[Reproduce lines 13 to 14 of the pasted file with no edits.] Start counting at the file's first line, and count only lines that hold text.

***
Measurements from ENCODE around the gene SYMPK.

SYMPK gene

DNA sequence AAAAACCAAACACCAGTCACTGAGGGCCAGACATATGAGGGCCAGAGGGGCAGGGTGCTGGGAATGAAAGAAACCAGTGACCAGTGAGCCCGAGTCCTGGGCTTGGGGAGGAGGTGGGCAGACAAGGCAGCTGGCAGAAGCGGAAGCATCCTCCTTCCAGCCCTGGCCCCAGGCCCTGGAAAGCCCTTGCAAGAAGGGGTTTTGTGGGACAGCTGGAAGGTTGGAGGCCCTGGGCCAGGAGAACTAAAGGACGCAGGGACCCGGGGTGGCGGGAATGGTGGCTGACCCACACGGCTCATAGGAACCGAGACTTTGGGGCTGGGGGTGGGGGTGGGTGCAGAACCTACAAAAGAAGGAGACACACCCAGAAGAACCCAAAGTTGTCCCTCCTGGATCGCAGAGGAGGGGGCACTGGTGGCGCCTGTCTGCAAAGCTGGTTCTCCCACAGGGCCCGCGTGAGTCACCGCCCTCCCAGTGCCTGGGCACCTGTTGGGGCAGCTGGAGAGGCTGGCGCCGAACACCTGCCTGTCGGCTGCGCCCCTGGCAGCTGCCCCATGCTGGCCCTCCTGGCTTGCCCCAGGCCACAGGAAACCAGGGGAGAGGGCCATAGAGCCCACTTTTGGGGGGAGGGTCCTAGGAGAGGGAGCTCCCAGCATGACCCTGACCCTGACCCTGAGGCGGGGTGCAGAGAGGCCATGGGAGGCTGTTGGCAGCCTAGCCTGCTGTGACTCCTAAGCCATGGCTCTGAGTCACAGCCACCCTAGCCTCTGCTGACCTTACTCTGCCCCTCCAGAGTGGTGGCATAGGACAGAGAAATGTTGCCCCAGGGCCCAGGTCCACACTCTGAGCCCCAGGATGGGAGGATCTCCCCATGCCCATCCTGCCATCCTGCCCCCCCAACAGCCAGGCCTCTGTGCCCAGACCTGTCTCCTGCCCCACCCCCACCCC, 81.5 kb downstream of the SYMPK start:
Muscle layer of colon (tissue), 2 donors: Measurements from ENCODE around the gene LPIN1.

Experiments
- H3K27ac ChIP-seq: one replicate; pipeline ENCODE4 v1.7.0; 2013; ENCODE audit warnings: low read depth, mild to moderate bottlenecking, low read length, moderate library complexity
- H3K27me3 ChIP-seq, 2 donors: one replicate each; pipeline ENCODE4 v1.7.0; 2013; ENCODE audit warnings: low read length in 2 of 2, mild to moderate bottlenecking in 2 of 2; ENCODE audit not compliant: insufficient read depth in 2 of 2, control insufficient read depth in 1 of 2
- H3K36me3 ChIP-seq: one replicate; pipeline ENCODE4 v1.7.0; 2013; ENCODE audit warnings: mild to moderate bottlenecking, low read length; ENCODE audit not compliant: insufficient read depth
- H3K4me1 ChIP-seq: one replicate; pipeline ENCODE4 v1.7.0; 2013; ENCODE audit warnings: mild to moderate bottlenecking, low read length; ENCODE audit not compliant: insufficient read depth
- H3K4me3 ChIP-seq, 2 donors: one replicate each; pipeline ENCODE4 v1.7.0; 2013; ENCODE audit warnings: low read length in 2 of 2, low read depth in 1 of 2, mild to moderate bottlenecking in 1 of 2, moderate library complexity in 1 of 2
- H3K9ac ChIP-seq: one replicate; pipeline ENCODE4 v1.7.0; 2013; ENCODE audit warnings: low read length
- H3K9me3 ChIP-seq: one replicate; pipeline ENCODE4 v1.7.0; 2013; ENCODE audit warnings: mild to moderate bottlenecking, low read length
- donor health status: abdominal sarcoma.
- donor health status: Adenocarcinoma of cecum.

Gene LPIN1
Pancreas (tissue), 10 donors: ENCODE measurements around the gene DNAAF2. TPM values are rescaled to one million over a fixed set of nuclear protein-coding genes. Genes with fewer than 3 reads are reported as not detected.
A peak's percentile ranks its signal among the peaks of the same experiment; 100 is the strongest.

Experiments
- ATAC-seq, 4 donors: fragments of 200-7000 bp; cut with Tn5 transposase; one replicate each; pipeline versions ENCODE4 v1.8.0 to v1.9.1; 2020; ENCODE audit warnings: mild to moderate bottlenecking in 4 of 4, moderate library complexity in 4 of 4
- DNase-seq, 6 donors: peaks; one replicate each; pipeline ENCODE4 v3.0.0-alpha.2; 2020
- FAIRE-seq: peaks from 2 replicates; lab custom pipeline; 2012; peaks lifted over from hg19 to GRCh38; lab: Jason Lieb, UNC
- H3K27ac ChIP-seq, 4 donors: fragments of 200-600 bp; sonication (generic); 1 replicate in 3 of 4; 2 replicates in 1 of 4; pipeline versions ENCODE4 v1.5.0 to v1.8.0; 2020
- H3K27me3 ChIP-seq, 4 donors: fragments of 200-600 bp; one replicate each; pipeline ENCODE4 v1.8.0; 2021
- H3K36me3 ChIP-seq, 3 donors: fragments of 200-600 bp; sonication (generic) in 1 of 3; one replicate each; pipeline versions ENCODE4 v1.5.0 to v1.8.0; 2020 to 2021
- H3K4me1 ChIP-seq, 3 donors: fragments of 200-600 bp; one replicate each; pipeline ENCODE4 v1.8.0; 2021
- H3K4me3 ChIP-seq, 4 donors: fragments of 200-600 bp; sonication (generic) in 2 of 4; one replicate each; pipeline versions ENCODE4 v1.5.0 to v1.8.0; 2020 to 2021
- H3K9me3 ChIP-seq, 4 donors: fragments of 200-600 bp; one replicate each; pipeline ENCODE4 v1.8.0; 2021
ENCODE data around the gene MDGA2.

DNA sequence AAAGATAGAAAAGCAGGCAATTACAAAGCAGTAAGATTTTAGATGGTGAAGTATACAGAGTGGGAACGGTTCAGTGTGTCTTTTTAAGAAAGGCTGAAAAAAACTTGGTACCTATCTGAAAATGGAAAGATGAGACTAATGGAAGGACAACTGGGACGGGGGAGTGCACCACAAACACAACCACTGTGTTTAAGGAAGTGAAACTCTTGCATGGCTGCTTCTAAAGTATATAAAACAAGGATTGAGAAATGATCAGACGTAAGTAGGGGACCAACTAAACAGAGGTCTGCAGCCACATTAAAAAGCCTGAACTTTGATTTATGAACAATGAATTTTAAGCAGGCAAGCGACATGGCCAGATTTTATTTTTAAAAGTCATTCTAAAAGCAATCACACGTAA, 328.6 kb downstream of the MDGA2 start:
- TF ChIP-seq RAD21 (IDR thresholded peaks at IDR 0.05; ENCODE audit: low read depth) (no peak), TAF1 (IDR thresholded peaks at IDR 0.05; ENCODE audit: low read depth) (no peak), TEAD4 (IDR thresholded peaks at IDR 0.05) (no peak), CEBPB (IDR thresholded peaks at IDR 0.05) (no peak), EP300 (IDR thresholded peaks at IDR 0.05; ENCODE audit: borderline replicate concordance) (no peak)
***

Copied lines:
- donor health status: abdominal sarcoma.
- donor health status: Adenocarcinoma of cecum.